Bring architects of 26/11 attacks to justice: India tells Pak
At the first secretary-level meeting between the two countries since 26/11, India on Thursday conveyed to Pakistan that it has to bring the architects of the November attacks on Mumbai to justice.
Pakistan also needs to initiate credible action against the existing terror infrastructure in the country before the two countries can “get back to business”.
With the charge-sheet into the 26/11 attacks case having been filed on Wednesday, India will soon respond to the first investigation report into the incident that Pakistan made public two weeks ago.
Foreign secretary Shiv Shankar Menon met his Pakistani counterpart Salman Bashir on the sidelines of the SAARC foreign ministers’ meeting in Colombo on Thursday.
The meeting assumed significance as post-26/11, India had paused the composite dialogue with Pakistan, alleging the attacks had been planned by terror groups active in Pakistan and then carried out by Pakistani nationals.
“India and Pakistan are going through an entirely new phase of relationship,” said Menon. “(The attacks on) Mumbai changed everything. We do not doubt the sincerity of the civilian government in Pakistan but a lot needs to be done.”
He said Pakistan was keen to get back to “…business as usual. But it is not possible for us after Mumbai. We made it clear we have no quarrel with the people in Pakistan. Trade, travel, air links are on.”
But two issues had to be resolved, he said. “The perpetrators of the Mumbai attacks would have to be brought to justice,” he said. “And credible action against the terror infrastructure in Pakistan would have to be carried out.”
With Pakistan coming out with the first investigation report into the terror act on February 12, the signs of resolving the first issue had been seen, the foreign secretary said, adding that there was no question of giving a time frame to Pakistan to resolve the two issues. “They have started a legal process,” he said. “With the filing of the charge-sheet (on Wednesday), we have also started. (In that context), no time frame can be given.”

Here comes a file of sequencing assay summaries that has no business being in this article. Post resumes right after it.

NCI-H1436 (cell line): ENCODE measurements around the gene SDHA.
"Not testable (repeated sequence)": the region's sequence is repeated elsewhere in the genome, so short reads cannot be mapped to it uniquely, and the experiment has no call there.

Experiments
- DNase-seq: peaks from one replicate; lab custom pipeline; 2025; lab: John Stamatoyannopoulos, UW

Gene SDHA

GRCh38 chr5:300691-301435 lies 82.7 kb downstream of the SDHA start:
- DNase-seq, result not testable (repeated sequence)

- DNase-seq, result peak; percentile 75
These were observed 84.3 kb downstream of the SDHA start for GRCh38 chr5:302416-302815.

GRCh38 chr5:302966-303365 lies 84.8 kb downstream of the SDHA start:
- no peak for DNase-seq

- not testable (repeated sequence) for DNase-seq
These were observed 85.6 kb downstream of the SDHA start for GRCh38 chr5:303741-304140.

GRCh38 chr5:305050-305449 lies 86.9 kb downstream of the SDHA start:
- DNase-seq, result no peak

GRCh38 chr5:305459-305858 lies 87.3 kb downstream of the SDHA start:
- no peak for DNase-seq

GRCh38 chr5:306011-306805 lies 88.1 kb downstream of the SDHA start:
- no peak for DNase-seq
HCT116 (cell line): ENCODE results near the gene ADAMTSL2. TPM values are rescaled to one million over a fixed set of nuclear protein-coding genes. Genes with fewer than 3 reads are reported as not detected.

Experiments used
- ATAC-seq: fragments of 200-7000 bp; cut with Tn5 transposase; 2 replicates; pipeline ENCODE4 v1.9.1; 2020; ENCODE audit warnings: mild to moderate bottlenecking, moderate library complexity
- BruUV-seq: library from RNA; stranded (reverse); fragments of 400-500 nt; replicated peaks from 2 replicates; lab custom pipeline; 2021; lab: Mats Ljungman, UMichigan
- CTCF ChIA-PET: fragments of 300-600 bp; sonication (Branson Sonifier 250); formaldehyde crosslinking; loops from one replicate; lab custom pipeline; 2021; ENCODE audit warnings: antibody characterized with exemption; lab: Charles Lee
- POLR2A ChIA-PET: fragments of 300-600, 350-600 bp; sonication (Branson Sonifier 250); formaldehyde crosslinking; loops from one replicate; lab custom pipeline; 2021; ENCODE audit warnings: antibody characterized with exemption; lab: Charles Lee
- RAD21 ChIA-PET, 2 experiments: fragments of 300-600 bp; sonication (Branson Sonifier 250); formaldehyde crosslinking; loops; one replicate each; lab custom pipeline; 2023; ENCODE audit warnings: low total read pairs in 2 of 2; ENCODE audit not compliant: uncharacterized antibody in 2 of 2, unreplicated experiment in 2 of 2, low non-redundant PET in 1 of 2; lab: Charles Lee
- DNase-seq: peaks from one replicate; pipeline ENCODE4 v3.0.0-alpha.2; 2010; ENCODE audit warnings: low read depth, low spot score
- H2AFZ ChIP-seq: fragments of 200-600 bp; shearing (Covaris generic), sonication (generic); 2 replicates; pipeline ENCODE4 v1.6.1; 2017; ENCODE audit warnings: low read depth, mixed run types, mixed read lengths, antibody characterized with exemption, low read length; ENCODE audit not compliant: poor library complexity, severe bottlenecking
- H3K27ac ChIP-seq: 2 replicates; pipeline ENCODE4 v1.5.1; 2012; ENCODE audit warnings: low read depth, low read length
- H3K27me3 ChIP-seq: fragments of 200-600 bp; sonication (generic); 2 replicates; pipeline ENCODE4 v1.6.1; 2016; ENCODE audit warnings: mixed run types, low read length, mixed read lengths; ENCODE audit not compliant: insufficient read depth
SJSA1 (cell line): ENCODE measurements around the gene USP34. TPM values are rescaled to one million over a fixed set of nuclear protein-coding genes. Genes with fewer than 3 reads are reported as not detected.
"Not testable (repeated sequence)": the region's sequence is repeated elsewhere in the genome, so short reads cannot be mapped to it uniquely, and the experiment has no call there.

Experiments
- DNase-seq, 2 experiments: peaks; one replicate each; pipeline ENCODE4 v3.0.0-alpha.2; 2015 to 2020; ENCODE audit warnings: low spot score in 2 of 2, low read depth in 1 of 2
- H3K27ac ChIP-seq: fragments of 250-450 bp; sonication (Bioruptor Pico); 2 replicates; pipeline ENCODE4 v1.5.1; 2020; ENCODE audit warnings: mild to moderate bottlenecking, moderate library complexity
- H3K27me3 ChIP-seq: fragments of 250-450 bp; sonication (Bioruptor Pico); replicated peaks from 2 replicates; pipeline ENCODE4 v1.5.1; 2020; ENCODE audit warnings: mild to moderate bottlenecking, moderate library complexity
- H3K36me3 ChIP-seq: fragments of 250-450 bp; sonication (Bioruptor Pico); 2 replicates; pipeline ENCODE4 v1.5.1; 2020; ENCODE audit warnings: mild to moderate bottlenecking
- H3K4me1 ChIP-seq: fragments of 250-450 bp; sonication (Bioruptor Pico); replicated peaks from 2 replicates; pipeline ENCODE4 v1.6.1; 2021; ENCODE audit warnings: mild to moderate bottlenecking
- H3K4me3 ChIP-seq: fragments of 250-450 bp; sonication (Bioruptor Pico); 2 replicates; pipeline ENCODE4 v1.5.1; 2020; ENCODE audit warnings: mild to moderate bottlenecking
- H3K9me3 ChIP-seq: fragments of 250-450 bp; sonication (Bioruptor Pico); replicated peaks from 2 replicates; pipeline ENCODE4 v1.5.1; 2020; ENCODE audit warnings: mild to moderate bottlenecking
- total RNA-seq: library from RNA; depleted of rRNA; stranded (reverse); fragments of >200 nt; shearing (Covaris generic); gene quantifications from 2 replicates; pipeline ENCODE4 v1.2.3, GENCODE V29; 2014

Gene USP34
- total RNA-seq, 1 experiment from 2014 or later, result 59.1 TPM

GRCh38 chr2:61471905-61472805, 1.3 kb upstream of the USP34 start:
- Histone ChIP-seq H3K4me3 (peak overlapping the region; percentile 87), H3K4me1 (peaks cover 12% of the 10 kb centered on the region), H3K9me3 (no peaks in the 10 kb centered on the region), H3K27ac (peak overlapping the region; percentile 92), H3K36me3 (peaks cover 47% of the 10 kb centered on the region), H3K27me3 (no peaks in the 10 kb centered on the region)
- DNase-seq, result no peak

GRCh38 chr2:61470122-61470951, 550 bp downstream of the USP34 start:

Menon said Pakistan had been “saying the right things but we will have to judge them by what they do”.
As Japan is sweltering under extremely hot weather conditions, the government has reportedly made an appeal to the residents of Tokyo to “conserve power”. The Japanese government and utility providers have warned of the electricity supply being “tight”. According to Japan's meteorological agency data, the temperatures will be as high as 35 degrees Celsius. On Saturday, Japan witnessed the highest temperature of above 104 degrees (40 Celsius) for the first time in June.
Sri Lanka is sending two government ministers to Russia to negotiate for fuel — one of the necessities nearly exhausted amid the Indian Ocean island nation's economic collapse. Power and Energy Minister Kanchana Wijesekera said two ministers are scheduled to leave for Russia on Monday to continue in-person talks that Sri Lanka has been having with Russian authorities to directly purchase fuel, among other related issues.
Egypt has contracted to buy 180,000 tonnes of wheat from India, less than previously agreed, but is looking at ways to extract more flour from grain and even use potatoes in bread making as it tries to trim imports, the supply minister said on Sunday. Egypt relies mainly on imported wheat to make heavily subsidised bread available to more than 70 million of its 103 million population.
India Prime Minister Narendra Modi on Monday will hold his first in-person bilateral meeting with his Canadian counterpart Justin Trudeau in over four years, in Germany. The bilateral meeting has been confirmed by the Canadian prime minister's officer and is scheduled for 6pm local time (9:30 pm IST) in Schloss Elmau, on the margins of the ongoing Group of Seven (G7) summit. The meeting is expected to last for about 20 minutes.
Russia defaulted on its foreign-currency sovereign debt for the first time in more than a century, a result of its further alienation from the global financial system following West-led sanctions imposed over its war in Ukraine. “There is money and there is also the readiness to pay," Russian finance minister Anton Siluanov said last month. “This situation, artificially created by an unfriendly country, will not have any effect on Russians' quality of life.”